Chrome is ending its war on address bar URLs—at least for now. About a year ago, Chrome started experimenting with stripping down the URL shown in the address bar to only the domain name, so instead of something like “https://arstechnica.com/gadgets/2020/06/google-is-messing-with-the-address-bar-again-new-experiment-hides-url-path/,” the address bar would show only “arstechnica.com,” and you would have no idea where you are in the site directory.
Android Police spotted a post on the Chromium bug tracker announcing that Google is killing the idea. Back in June 2020 when the experiment was kicking off, Google engineer Emily Stark explained that the company was experimenting with a simplified URL display “to understand if it helps users identify malicious websites more accurately.” It’s a year later, and now Stark writes that the “simplified domain experiment” will be deleted from the codebase, saying, “This experiment didn’t move relevant security metrics, so we’re not going to launch it. :(“
One problem with todays internet is how a few giant delivery networks handles much of the content that we take for granted just will be there. Internet is much more vulnerable then what most people assume.
…While an investigation is ongoing as to what the reason behind the outage might be, Fastly CDN has been seen as the common link.
Many of the impacted websites on the list rely on Fastly CDN to serve content.
I use and have used apple products – hey macos – but I also have to live in world where cost and functionality is an issue. And I work with and have to communicate with people not living in the apple closed eco-system. And yes i dont like to store my whole life on Apple servers.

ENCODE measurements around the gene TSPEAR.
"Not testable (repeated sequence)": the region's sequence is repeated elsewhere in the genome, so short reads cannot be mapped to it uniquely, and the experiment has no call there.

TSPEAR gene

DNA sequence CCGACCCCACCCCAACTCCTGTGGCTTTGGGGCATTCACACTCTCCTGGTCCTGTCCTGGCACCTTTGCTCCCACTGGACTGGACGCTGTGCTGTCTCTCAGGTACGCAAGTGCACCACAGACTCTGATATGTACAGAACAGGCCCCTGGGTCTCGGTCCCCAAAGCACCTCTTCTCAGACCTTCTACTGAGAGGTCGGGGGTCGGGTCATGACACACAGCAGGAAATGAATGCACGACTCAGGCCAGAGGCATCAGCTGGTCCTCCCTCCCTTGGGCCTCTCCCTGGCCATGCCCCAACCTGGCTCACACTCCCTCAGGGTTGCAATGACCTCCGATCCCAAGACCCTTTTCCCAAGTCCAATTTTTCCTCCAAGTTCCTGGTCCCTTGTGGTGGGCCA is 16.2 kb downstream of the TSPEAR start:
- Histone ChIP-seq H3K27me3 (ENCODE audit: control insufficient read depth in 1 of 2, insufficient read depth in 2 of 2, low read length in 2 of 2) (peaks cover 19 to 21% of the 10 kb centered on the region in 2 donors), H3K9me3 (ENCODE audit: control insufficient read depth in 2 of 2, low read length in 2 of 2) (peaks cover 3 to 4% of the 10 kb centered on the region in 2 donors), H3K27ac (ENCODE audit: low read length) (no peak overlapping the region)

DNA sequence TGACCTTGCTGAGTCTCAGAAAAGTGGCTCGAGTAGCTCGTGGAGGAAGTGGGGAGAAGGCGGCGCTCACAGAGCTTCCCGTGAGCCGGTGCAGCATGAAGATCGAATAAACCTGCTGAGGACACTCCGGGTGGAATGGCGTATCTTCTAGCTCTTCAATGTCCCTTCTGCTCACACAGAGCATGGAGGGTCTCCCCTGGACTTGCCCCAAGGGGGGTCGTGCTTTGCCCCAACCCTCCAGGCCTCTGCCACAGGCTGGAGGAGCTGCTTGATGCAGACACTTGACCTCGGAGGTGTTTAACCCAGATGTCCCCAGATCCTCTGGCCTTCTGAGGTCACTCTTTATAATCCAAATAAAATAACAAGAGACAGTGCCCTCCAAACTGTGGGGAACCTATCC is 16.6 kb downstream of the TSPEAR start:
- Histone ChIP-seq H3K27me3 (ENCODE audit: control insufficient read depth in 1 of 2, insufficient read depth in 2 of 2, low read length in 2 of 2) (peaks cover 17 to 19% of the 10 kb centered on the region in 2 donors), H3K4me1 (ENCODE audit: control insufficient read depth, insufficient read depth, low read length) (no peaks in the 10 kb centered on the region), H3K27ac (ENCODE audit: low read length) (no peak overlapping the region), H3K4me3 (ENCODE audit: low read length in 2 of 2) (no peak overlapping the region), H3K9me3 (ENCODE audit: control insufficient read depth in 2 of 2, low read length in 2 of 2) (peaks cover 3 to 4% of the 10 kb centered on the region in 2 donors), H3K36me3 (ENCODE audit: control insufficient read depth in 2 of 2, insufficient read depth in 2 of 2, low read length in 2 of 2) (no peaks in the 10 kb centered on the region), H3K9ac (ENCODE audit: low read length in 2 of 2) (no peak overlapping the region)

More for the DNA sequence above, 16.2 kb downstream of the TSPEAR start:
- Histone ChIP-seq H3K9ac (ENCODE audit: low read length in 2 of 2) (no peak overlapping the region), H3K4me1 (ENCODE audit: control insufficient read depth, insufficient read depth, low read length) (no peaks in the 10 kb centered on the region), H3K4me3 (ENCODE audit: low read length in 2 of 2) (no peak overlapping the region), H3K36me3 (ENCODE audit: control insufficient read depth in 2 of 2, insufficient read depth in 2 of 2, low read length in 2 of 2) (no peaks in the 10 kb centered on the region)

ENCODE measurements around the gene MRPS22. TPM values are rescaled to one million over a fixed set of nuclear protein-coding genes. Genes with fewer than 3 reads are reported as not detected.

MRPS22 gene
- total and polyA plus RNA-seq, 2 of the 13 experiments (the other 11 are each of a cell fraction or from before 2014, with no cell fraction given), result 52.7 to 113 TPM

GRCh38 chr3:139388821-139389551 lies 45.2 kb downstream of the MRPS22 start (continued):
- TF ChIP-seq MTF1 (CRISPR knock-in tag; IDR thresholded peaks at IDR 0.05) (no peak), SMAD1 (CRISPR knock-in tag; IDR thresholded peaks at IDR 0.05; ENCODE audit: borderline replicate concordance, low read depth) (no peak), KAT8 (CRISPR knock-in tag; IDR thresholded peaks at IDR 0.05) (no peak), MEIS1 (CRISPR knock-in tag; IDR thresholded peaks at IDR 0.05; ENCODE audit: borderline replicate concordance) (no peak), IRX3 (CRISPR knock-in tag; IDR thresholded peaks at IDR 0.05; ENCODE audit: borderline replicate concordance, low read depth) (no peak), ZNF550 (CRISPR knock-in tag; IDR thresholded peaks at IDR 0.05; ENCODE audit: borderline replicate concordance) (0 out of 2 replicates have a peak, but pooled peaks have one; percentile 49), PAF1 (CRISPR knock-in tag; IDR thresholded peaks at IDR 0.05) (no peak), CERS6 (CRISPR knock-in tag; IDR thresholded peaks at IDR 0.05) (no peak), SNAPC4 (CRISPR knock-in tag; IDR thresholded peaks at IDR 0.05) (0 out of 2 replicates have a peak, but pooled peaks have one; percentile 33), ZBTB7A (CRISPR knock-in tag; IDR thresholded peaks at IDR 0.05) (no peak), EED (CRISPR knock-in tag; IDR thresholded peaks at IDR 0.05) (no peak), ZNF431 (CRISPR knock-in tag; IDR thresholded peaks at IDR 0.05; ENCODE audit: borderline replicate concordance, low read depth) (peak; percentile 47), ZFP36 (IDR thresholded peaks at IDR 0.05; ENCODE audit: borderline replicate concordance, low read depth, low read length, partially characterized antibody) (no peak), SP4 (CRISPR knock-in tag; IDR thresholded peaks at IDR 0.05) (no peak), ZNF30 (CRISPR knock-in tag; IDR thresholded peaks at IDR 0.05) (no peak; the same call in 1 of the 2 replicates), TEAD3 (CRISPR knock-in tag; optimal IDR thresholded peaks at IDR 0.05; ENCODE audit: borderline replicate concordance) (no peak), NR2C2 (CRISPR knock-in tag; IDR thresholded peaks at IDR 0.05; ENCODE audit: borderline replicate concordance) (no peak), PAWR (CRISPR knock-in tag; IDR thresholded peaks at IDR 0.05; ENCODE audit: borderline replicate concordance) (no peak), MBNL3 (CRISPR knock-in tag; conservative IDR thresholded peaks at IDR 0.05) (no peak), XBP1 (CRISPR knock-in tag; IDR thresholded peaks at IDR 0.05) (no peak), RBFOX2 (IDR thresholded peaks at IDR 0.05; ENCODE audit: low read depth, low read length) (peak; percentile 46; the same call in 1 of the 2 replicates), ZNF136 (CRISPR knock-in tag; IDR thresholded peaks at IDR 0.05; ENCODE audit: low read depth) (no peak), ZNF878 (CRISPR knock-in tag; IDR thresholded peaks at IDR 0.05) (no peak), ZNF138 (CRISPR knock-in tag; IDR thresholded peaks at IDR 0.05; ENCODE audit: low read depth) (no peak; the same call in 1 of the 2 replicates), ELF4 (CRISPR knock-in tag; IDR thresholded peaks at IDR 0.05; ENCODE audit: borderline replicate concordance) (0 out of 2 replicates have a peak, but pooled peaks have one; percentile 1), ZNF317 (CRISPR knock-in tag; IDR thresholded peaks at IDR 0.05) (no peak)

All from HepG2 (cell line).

In many ways Apple reminds me of a cult for middle-age senior executives living in northern California. So yes i agree with the rant below..
…Apple executives live in a perfect world where non-Apple products aren’t really a thing
I think the The Space Industry is probably a future industry like how Silicon Valley was in the 60s and 70s. Everything from mining, micro-factories to zero-G labratories will be a nexus for investors and looks like will be dominated by a few companies and nations
..Bezos’ spaceflight company and space tourism competitor to Elon Musk’s SpaceX and Richard Branson’s Virgin Galactic, is aiming to launch its first crewed suborbital spaceflight on July 20.
Twitter announced earlier this year it was working on a Super Follows feature that would allow some users to charge followers and give them access to extra content. On Sunday, app researcher Jane Manchun Wong tweeted screenshots of what she says it will look like.
According to Wong’s research, which is typically very accurate, the Super Follows program will be limited to Twitter users with at least 10,000 followers, who have posted at least 25 tweets within the past 30 days, and are at least 18 years old. As Twitter has referenced, one of the main features of Super Follows will be bonus content, such as exclusive tweets for Super Followers.